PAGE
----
Ten members of the Y-12 National Security Complex Protective Force graduated from the Central Training Facility’s Tactical Response Force 200, or TRF‑200.
This was the first course held at Y-12 in recent years, Y-12 said in December.
Y-12 said the training is intense and specific. Graduates prove they have the skills to execute operations that include recapture/recover and pursuit in order to support any interruption within the U.S. Department of Energy environment.
“Graduating from this training takes dedication,” said Eric Belcher, director of Y‑12 Protective Force. “The class members worked their way through a series of tests and evaluations to participate in the course. Training involved intense physical and mental evaluations along with a requirement to demonstrate the potential to complete a four‑week intense program. Once in the course, they endured a grueling full‑day schedule of training.”
The graduates, who are now members of the special response team, displayed marksmanship skills, battle techniques, mechanical and ballistic breaching techniques, and other defense‑related skills. They applied their skills in live‑fire exercises and force‑on‑force scenarios under day and night conditions, Y-12 said.
“This class is special; it is the first to attend training at the CTF, but it won’t be the last,” Y-12 said. “The plan is to conduct one course per year. Previously, to obtain the qualification, Protective Force members traveled to the National Training Center to participate in SRT training.”
Tactical Operations Manager Neal Wolfenbarger said, “The cadre at our Central Training Facility has worked tirelessly to prepare for and conduct this class.”
Teamwork isn’t new to Protective Force members, especially when coming from a military or law enforcement background.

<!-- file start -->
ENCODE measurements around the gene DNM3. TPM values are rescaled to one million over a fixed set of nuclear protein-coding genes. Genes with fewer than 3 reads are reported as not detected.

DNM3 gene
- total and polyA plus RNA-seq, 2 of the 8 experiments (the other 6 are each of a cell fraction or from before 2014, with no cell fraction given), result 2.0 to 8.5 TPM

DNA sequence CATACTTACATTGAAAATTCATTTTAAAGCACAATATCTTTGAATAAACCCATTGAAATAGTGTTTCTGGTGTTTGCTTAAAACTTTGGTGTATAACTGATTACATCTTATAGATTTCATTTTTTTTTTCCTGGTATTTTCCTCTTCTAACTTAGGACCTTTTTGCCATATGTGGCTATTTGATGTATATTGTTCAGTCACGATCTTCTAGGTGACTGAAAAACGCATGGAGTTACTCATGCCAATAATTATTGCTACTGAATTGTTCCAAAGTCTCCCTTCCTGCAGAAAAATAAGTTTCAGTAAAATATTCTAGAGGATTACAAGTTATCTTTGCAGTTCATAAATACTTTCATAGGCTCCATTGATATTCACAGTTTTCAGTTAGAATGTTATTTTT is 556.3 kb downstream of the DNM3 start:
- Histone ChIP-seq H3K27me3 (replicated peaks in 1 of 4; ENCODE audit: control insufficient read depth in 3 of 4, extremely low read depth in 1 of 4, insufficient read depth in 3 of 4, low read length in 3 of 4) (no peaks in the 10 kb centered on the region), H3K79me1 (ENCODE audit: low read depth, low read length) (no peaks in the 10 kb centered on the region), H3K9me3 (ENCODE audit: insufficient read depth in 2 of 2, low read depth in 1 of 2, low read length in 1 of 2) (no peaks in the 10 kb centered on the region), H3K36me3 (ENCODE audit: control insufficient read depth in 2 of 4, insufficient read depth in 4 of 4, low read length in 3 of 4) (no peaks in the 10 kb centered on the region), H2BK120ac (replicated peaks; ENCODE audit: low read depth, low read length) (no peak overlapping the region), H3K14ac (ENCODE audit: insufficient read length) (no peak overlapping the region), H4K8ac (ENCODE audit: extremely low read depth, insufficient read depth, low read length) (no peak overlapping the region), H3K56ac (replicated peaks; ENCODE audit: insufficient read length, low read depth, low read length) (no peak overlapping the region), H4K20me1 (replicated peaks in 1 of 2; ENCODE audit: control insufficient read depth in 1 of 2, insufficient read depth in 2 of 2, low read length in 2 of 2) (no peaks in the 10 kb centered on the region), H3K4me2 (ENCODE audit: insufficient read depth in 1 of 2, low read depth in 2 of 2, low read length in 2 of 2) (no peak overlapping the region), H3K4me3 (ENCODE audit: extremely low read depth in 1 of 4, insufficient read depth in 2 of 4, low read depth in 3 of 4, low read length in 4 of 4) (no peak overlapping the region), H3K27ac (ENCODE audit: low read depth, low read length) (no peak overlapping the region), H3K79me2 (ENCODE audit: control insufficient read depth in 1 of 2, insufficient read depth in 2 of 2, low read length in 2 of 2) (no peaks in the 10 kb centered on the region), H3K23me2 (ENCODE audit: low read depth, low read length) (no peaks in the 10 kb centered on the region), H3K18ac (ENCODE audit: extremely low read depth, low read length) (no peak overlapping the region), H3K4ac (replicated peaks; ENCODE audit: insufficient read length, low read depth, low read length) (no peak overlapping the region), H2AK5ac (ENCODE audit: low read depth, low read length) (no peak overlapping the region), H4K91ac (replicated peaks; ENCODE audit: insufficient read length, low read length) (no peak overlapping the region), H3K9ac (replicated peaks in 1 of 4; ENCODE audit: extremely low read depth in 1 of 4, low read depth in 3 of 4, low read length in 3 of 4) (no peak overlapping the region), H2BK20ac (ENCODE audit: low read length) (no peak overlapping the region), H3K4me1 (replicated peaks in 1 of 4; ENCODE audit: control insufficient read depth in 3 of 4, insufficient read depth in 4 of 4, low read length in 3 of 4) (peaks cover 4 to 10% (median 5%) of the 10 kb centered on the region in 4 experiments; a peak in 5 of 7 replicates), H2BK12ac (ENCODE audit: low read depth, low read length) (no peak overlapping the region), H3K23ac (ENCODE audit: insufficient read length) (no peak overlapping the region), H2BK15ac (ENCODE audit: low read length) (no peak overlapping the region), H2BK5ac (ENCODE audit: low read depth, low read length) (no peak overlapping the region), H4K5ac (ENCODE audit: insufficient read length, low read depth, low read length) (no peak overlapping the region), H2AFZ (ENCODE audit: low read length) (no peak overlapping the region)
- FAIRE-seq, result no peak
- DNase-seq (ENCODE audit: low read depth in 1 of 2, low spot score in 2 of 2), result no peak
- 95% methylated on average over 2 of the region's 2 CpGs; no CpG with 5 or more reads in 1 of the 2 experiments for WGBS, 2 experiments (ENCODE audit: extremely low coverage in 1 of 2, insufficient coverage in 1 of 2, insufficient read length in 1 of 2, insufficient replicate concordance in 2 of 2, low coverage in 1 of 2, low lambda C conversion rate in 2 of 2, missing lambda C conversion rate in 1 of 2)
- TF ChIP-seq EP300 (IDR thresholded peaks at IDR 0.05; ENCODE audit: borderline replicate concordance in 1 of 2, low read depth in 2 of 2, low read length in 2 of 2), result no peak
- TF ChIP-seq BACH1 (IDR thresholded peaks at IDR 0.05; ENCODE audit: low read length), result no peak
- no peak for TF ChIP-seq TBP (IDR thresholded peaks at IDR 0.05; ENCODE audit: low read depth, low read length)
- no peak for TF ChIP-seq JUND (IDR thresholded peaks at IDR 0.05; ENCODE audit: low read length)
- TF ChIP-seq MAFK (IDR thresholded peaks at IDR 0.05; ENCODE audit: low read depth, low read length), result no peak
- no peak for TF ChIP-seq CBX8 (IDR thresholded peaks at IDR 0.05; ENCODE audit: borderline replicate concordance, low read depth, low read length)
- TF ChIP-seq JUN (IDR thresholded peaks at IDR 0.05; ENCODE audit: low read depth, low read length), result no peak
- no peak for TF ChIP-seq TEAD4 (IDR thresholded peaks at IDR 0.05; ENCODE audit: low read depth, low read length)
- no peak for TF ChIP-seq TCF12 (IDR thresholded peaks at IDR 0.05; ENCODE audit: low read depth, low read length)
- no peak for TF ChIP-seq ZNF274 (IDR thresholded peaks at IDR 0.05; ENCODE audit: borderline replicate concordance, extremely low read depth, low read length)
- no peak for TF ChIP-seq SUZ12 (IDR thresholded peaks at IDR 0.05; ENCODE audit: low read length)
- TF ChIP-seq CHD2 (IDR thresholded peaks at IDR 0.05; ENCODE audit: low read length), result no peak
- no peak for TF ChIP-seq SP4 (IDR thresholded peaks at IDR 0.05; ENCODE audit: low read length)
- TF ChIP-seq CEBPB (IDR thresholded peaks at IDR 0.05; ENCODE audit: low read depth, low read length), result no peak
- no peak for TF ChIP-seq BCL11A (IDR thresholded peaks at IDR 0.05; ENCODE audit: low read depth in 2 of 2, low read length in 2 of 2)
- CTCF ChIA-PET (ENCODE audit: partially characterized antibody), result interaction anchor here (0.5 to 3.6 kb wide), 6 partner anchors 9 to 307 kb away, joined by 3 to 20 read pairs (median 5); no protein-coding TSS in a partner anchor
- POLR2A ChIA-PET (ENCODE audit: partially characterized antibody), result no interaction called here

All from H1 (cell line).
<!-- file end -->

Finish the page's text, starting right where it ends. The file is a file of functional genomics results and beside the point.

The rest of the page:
Wolfenbarger said: “Each of these men have demonstrated the spirit of performance excellence by successfully completing the long road to becoming an SRT member. They understand the importance of teamwork, overcame adversity, made adjustments to achieve success, and most importantly, understand the critical nature of mission success.”
SRT graduate Matt Sexton said: “If one person doesn’t pull his or her weight, the mission fails. This idea is in our daily operations. We’re required as a team to be good communicators and have a commitment to a common goal; both of these are the cornerstones of teamwork.”
Kris Sutton tied teamwork more directly to mission work. “You have to trust your fellow teammates to have each other’s backs,” he said. “You also have to understand each shift worker’s positions to ensure mission success.”
Y-12 said the dedicated members of the SRT have set high standards and have a desire to protect the mission. “SRT is something I have wanted to do for a few years now,” Brandon Lambert, another graduate of the program, said. “It was a good feeling of accomplishment. It was also good to see how a group of guys from different backgrounds can come together as a team and accomplish challenging tasks.”
That teamwork mindset is something all Consolidated Nuclear Security employees should have, Y-12 said. CNS manages and operates the Y-12 National Security Complex in Oak Ridge, Tennessee, and the Pantex Plant in Amarillo, Texas.
ProForce member and graduate Brandon Stockwell said: “Everyone must know their job and be proactive. I think everyone at the site has a sense of duty to our country and wants to be part of Y‑12’s success. I feel proud to be a part of this team and to be around others with the same motivation and drive.”
More information will be added as it becomes available.
Do you appreciate this story or our work in general? If so, please consider a monthly subscription to Oak Ridge Today. See our Subscribe page here. Thank you for reading Oak Ridge Today.
Copyright 2017 Oak Ridge Today. All rights reserved. This material may not be published, broadcast, rewritten, or redistributed.